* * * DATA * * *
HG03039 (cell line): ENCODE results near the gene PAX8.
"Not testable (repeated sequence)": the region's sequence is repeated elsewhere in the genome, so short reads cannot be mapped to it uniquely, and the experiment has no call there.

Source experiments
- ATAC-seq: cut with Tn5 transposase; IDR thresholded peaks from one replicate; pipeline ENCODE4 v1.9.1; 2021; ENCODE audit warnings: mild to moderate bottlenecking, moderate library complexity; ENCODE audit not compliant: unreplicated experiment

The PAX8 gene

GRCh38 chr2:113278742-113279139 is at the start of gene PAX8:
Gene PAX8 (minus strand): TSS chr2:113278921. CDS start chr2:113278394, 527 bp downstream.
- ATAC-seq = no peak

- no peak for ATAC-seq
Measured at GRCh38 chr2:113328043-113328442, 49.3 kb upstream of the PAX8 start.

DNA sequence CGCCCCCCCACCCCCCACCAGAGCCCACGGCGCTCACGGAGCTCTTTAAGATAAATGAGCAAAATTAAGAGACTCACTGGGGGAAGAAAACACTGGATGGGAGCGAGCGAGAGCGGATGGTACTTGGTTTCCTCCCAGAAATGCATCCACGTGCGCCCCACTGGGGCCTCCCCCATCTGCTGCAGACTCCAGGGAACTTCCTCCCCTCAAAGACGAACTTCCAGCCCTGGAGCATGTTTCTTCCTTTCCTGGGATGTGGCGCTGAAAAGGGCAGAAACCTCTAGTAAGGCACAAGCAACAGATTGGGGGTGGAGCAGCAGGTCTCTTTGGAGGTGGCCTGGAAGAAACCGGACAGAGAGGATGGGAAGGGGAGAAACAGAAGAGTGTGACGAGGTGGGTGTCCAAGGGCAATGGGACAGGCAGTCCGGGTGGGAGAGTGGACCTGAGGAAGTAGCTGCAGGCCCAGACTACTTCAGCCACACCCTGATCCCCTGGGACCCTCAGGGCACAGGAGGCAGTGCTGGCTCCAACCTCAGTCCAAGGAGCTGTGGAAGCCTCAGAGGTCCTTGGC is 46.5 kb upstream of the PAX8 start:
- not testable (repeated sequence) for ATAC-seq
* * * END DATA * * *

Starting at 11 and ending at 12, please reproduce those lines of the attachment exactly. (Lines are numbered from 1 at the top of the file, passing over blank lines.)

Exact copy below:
DNA sequence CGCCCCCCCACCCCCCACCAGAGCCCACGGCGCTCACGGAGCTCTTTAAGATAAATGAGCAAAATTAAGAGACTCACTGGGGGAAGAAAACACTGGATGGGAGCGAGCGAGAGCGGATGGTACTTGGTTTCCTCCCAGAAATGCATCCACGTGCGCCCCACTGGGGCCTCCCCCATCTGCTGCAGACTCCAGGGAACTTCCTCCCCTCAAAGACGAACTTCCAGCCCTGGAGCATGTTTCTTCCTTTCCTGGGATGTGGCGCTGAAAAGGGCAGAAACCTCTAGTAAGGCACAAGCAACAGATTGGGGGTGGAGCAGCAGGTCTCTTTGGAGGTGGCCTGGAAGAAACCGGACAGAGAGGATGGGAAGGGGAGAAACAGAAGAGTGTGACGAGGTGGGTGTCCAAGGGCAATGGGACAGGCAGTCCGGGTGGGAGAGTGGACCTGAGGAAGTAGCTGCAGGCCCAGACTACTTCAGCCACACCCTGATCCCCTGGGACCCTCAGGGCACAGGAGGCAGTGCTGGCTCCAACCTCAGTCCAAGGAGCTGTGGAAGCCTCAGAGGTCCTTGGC is 46.5 kb upstream of the PAX8 start:
- not testable (repeated sequence) for ATAC-seq